Kapitsa, Pyotr

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Kapitsa, Pyotr Gender: M
born on 26 June 1894 Jul.Cal. (8 July 1894 greg.) at 02:00 (= 02:00 AM )
Place Kronstadt, Russian Federation, 59n59, 29e45
Timezone MMT h2e30 (is standard time)
Data source
Orig source not known
Rodden Rating C
Collector: Taeger
Astrology data s_su.18.gif s_cancol.18.gif 15°45' s_mo.18.gif s_vircol.18.gif 21°24 Asc.s_gemcol.18.gif 27°00'

Pyotr Kapitsa


Soviet physicist who invented new machines for liquefaction of gases and in 1937 discovered the superfluidity of liquid helium. He was a corecipient of the 1978 Nobel Prize for Physics for his basic inventions and discoveries in the area of low-temperature physics.

After a short military service in World War I, Kapitsa resumed his engineering education at the Petrograd Polytechnical Institute, turning to physics in the seminar of Abram Joffe. Before graduation in 1919, he started work at the Petrograd Physico-Technical Institute, a new research institution organized by Joffe after the Russian Revolution of 1917. Kapitsa lost his father, wife, and two small children during the worldwide influenza epidemic of 1918–19. In 1921, when Joffe took him on an academic tour of postwar Europe, Kapitsa remained in England at the University of Cambridge as a research student ofErnest Rutherford. Kapitsa received his doctorate from Cambridge in 1923 and became assistant director of magnetic research at the Cavendish Laboratory. He was made a fellow of Trinity College, University of Cambridge, in 1925 and elected to the Royal Society in 1929. The same year, the U.S.S.R.Academy of Sciences elected Kapitsa a corresponding member. Kapitsa started research in low-temperature physics, and in the Royal Society’s Mond Laboratory, established for him at Cambridge in 1932, he built a new type of helium liquefier based on an expansion turbine.

During a regular visit to the U.S.S.R in 1934, Kapitsa was told that he would have to continue his work in the Soviet Union. In 1935 he was appointed director of the specially established Institute of Physical Problems in Moscow, where he installed his former equipment from the Mond Laboratory after it was purchased by the Soviet government. He resumed researching the heat-conduction properties of liquid helium, and in 1938 he discovered superfluidity, In the meantime, he also invented an apparatus for large-scale industrial production of liquid oxygen. In 1939 he was elected a full member of the Academy of Sciences.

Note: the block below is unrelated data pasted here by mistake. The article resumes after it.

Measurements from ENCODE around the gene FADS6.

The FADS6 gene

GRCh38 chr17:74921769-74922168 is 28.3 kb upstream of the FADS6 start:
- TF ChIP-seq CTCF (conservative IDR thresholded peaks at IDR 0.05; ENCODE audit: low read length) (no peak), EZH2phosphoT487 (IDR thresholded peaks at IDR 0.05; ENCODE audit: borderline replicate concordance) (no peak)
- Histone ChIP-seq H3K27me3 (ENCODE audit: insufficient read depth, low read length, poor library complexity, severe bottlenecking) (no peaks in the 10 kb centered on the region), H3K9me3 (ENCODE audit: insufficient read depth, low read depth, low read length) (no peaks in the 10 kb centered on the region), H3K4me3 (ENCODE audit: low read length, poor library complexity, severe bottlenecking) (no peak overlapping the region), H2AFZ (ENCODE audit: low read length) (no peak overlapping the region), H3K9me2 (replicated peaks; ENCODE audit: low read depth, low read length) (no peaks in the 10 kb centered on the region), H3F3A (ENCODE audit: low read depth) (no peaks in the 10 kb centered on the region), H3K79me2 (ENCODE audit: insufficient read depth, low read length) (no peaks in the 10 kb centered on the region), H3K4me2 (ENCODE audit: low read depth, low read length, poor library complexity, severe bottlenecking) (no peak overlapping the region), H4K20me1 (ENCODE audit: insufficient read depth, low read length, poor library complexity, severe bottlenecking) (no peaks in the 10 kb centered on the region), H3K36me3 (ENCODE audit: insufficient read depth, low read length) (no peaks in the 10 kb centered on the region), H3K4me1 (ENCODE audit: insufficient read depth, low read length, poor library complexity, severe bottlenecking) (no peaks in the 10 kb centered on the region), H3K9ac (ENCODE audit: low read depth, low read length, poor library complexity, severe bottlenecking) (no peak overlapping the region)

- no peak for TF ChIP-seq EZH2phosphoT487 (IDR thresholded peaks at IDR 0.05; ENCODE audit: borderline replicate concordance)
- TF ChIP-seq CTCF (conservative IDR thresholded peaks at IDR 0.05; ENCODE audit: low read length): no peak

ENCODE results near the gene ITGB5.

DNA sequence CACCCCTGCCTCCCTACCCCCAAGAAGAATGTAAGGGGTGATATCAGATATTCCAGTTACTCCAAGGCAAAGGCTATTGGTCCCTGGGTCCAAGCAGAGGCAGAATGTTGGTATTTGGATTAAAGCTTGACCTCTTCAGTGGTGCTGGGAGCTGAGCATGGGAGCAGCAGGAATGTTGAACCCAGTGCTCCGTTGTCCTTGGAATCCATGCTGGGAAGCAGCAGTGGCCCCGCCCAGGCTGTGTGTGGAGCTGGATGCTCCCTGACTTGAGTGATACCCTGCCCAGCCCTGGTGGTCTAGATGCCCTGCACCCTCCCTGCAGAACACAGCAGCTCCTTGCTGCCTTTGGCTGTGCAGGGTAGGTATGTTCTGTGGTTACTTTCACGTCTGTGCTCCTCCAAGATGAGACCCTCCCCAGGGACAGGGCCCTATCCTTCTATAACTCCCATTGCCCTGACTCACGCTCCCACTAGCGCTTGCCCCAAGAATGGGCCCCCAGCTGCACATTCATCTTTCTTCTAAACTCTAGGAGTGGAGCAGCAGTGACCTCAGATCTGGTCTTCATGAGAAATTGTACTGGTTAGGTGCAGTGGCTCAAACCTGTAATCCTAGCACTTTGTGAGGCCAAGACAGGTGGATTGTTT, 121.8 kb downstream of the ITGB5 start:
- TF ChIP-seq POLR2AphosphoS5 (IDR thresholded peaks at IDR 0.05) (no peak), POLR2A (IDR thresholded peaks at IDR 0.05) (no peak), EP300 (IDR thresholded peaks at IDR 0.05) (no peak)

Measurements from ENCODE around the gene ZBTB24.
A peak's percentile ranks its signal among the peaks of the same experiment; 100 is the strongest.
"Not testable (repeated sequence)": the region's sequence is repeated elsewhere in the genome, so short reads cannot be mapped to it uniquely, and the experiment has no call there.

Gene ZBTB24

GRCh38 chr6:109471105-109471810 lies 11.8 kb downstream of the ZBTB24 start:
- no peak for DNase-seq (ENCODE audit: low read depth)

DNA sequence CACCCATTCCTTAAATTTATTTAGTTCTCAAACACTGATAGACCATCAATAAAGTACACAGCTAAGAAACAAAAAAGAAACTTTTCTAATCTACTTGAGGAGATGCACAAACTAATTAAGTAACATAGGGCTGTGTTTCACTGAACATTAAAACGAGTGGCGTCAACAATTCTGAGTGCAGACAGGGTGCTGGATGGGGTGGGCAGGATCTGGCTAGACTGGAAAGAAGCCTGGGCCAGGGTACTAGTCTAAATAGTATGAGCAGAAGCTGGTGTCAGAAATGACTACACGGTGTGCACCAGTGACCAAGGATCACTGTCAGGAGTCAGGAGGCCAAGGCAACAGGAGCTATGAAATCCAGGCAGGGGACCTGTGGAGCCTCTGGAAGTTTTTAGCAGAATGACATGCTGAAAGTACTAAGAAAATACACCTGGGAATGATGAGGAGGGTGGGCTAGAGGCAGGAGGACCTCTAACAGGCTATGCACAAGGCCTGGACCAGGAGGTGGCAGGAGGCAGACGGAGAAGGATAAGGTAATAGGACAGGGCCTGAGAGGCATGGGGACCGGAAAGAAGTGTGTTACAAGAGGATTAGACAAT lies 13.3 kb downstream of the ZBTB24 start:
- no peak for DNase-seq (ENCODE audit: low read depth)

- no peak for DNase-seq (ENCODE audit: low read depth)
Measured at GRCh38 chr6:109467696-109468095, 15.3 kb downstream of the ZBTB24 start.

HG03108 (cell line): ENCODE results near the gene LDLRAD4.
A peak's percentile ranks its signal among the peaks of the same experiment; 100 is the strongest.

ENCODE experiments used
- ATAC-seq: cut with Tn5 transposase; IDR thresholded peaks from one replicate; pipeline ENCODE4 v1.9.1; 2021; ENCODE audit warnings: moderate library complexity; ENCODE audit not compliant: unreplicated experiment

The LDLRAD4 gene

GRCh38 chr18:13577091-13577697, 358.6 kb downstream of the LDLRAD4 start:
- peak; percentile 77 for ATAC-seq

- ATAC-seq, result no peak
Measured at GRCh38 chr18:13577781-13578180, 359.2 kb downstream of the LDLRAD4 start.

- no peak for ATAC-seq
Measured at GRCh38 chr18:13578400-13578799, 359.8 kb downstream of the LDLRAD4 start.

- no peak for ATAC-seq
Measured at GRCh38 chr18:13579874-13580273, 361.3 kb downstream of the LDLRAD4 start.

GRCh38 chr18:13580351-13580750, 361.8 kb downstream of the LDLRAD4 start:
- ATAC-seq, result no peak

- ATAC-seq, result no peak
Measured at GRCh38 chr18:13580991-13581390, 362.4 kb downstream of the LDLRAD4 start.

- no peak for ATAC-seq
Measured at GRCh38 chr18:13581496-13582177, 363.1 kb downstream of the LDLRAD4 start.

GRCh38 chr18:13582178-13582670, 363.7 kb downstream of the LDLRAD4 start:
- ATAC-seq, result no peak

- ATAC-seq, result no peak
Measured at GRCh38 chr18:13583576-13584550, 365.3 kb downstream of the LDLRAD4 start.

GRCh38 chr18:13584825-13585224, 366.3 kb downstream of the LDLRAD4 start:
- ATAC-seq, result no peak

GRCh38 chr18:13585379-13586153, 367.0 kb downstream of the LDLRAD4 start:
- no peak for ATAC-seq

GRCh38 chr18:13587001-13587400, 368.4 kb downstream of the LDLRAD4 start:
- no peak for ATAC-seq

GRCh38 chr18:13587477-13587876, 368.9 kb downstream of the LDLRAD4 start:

During the precarious years of political purge trials in the Soviet Union, Kapitsa developed ties with several leaders of the government, including Joseph Stalin, to whom he wrote long and sometimes daring personal letters. As one of the politically best-connected Soviet scientists, he managed to secure certain privileges for his institute, advance the industrial application of his inventions, and save several scientists from prison, including two of the nation’s best theoretical physicists, Vladimir Fock and Lev Landau. Landau, who worked as house theoretician at Kapitsa’s institute, developed a quantum theoretical explanation of the phenomenon of superfluidity in 1941. During World War II, Kapitsa became responsible for the entire Soviet industry’s production of liquid oxygen and supervised the construction of large plants based on machines he invented.

In August 1945 the Politburo appointed Kapitsa to the special committee entrusted with the construction of the Soviet atomic bomb. Tensions soon developed between him and the committee’s political chairman, Lavrenty Beria; as a result, Kapitsa fell out of favour with Stalin. By mid-1946 Kapitsa had been dismissed from all of his official appointments, except membership in the Academy of Sciences. After Stalin died in 1953, Beria was ousted by Nikita Khrushchev, who gradually restored Kapitsa’s academic (but not government) positions. In 1955 Kapitsa regained the directorship of the Institute of Physical Problems and kept it until his death on 8 April 1984.

Link to Wikipedia biography


  • friend relationship with Landau, Lev (born 22 January 1908)


Source Notes

Taeger quotes Lescaut quoting Cahiers Astrologiques Nr. 22.


  • Traits : Mind : Exceptional mind
  • Vocation : Science : Physics
  • Notable : Extraordinary Talents : For Meritorious achievement
  • Notable : Awards : Nobel prize
  • Notable : Famous : Founder/ originator (superfluidity of liquid helium)
  • Notable : Famous : Top 5% of Profession